Los Angeles Bans Fracking

fracking
Syracuse University recently announced its intent to redirect the fossil-fuel portion of its $1.2 billion endowment to "clean energy" investments. Stanford decided last year to cease all direct investments in companies engaged in coal mining. Oxford University stated that it will not invest in companies that mine coal or heavy oil.
fracking
Los Angeles moves to ban fracking. (Thinkstock)

Los Angeles has become the largest city in the United States to actively take a stand against the practice of hydraulic fracturing, or fracking, as the City Council unanimously approved Feb. 28 to take a moratorium on the unique practice to draw more oil out of the ground.

The 10 to 0 vote means the City Attorney’s office and Planning Dept. will take draft an ordinance amending Los Angeles’ zoning code to prohibit fracking until the practice can be properly regulated at the local, state, and federal levels.

Friday morning’s vote was met with heavy applause and cheers by a large contingent of anti-fracking activists and supports sitting in the council chamber’s gallery.

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“I think we all can agree unregulated fracking is crazy. It’s time to stop this crazy practice,” Councilman Paul Koretz, who was one of the authors of the motion proposing a fracking moratorium, told his colleagues. “Fracking related earthquakes are taking place … in states that normally don’t have earthquakes.”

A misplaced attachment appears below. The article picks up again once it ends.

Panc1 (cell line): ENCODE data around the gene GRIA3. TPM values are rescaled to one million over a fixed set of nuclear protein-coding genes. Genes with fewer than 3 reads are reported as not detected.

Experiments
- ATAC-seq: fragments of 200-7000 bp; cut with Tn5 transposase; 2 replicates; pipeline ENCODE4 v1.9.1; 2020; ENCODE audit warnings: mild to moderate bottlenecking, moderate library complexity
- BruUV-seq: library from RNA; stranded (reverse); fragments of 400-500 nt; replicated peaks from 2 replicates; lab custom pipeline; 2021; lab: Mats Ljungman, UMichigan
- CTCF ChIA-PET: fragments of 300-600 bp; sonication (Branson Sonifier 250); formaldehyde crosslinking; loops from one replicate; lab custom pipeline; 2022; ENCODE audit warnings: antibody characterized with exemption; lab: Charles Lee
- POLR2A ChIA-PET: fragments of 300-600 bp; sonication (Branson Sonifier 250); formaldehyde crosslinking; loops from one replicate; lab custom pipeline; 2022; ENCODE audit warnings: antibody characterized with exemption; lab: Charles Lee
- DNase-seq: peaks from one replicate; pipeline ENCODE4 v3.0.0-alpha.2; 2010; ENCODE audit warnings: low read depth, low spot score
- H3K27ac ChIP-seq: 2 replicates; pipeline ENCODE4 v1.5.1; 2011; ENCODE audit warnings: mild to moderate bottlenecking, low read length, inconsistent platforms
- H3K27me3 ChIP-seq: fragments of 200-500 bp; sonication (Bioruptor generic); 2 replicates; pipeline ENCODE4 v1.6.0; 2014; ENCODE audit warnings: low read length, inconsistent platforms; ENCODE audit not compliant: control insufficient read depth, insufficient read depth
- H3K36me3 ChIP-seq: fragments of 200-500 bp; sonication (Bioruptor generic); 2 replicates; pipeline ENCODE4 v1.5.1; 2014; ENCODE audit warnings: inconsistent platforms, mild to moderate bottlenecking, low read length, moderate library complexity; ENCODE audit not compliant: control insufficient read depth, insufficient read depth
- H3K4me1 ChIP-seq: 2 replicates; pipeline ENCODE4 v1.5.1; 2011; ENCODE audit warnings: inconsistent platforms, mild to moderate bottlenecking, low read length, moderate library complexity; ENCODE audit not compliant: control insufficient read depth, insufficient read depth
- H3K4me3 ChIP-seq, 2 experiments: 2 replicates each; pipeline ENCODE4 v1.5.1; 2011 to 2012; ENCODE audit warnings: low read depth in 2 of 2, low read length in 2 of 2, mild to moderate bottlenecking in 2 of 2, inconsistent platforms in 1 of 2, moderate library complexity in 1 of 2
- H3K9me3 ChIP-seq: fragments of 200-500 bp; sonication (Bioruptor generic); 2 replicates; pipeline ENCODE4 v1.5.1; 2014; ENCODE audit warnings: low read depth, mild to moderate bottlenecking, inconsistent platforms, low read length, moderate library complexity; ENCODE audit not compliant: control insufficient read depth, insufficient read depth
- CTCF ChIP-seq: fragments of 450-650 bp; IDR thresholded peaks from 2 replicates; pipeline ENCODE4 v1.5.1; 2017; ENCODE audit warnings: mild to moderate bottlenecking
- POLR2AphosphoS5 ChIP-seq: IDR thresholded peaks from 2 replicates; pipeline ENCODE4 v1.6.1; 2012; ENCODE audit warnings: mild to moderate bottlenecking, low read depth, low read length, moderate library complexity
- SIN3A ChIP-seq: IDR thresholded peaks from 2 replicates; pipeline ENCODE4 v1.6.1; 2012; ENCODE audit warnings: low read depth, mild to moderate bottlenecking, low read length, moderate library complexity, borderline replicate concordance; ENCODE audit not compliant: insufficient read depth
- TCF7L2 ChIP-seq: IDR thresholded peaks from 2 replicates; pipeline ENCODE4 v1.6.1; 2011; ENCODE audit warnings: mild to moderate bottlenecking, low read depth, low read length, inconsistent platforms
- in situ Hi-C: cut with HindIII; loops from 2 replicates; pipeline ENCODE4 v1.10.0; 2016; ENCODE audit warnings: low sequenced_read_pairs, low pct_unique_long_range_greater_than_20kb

The motion’s co-author, Councilman Mike Bonin said it makes no sense to allow unregulated fracking to continue.

“This does not meet any test of common sense or public safety,” Bonin told council members.

A major talking point in the campaign to regulate fracking in Los Angeles: drinking water.

Bonin and Koretz stated in their motion the local drinking water supply is negatively affected by unregulated fracking.

“We’re also turning millions and millions of gallons of clean water into toxic waste. We’re seeing it up close in our neighborhoods,” Koretz told council members, adding greater number of people who live near wells are experiencing increased physical ailments due to water possibly contaminated from fracking-related activities.

The motion presented by Bonin and Koretz proposes the ban or moratorium on fracking remain in place until the City Council greater governmental oversight and regulation is in effect.

According to Bonin’s and Koretz’s motion, fracking “is an oil and natural gas extraction process that involves very highly-pressurized injection of hydraulic fracturing fluids containing a mixture of water, sand and unreported amounts of unknown chemicals into underground geological formations.”

The intent of the injection is to fracture the rock and, ultimately, increase the amount of oil or gas that could be extracted from a well.

With the vote, the City Attorney is expected to draft an ordinance officially placing a moratorium on fracking until the City Council is satisfied with the amount of governmental oversight and regulation in place.

Koretz represents the council’s fifth district, which includes Bel Air, Century City, Cheviot Hills, Palms, and Westwood; Bonin’s eleventh council district covers Brentwood, Mar Vista, Marina Del Rey, Pacific Palisades, Palms, Venice, West Los Angeles, Westchester, and the LAX area, among other communities.